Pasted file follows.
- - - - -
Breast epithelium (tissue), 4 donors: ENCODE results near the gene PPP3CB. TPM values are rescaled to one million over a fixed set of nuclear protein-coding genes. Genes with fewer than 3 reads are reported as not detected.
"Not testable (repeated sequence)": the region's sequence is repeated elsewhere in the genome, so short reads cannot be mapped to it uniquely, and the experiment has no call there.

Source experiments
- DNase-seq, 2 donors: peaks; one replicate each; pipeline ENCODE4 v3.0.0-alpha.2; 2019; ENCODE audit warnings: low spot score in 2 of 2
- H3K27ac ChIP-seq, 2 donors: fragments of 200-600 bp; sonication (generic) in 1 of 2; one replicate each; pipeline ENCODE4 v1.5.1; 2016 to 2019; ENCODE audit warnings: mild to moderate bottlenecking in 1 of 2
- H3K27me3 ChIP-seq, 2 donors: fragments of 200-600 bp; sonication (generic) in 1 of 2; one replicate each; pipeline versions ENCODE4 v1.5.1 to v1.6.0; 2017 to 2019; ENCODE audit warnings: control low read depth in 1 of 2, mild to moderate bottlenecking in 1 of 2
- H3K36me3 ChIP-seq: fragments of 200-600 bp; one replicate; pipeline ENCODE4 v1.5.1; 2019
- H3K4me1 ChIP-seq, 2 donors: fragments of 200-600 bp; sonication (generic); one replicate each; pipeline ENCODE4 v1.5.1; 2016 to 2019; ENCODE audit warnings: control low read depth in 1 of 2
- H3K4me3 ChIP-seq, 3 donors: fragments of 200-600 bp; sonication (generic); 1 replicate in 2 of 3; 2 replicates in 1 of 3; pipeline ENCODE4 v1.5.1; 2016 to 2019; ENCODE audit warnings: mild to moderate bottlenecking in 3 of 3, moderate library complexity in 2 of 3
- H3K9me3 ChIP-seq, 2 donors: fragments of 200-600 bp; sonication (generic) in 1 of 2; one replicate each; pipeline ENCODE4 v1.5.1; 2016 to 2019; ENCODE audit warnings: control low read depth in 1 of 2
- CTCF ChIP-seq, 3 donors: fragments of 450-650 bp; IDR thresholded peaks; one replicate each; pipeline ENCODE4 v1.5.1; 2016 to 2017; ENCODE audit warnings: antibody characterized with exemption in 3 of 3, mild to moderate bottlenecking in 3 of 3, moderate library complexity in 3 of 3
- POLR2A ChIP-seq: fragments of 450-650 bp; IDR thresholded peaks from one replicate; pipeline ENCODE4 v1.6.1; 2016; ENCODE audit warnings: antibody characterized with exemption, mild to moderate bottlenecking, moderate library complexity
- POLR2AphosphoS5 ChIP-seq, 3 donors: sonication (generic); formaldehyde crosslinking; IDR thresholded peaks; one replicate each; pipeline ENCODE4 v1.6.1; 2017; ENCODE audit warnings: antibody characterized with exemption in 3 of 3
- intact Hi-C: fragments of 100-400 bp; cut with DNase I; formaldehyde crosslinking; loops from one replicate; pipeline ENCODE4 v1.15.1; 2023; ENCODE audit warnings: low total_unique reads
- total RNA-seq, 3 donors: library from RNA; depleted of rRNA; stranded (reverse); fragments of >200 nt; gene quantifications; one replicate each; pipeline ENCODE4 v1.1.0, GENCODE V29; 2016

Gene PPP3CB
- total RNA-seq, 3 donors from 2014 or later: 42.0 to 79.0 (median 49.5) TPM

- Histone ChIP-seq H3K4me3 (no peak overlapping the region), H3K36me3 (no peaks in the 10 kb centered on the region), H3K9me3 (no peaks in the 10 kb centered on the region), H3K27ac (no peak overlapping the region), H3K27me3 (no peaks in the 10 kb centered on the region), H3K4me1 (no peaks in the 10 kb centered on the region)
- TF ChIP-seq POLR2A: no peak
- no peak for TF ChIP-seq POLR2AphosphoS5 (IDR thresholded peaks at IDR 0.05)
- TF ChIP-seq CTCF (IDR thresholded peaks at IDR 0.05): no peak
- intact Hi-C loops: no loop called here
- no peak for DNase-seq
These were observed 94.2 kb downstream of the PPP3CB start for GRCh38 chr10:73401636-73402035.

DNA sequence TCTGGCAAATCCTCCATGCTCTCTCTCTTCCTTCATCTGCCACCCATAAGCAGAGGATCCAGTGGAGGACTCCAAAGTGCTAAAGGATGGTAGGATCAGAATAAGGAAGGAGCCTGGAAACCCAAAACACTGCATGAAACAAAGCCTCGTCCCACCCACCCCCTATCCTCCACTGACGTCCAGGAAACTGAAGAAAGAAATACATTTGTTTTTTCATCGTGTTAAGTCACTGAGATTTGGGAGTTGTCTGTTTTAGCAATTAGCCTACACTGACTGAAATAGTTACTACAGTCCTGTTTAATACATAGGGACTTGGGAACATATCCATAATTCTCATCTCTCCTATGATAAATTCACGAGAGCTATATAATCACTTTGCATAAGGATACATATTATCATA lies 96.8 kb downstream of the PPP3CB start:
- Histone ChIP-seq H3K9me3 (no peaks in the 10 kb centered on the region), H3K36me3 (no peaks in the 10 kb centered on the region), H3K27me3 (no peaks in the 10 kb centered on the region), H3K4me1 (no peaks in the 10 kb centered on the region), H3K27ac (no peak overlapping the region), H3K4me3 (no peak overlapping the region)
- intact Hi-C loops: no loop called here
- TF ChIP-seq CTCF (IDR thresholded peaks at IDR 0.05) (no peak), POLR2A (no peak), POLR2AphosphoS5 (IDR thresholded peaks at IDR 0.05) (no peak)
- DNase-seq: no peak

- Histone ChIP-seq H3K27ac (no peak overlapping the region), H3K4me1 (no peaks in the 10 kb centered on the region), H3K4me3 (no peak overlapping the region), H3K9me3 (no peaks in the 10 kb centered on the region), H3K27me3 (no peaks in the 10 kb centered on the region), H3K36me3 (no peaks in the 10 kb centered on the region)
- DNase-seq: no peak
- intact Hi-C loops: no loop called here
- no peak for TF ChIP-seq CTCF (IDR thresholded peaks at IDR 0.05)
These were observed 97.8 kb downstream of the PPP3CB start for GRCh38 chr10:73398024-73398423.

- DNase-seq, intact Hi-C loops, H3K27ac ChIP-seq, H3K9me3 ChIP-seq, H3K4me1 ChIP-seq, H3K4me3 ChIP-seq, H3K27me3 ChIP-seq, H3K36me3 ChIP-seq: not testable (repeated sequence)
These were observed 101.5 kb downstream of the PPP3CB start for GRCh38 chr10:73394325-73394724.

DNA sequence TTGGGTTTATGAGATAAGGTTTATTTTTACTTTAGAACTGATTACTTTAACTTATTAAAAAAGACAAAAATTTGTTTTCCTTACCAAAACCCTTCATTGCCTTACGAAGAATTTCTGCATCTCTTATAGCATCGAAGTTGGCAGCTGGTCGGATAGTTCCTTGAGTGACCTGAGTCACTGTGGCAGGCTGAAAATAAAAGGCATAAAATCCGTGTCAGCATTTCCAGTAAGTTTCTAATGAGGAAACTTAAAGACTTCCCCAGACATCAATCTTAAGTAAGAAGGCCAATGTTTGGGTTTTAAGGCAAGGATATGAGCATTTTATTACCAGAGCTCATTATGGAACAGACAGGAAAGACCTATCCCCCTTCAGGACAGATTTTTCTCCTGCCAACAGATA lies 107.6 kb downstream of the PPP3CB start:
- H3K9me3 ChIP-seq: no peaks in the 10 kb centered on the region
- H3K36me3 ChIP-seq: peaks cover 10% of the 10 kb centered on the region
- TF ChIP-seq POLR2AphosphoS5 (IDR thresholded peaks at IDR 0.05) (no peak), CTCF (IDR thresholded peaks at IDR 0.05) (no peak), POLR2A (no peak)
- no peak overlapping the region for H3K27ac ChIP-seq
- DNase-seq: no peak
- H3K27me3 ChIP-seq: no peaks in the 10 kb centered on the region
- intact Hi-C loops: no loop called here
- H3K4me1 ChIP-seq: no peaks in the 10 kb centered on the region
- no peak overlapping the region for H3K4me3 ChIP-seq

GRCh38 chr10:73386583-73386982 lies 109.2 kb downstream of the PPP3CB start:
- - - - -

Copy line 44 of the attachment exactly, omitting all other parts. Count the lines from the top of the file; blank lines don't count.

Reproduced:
- intact Hi-C loops: no loop called here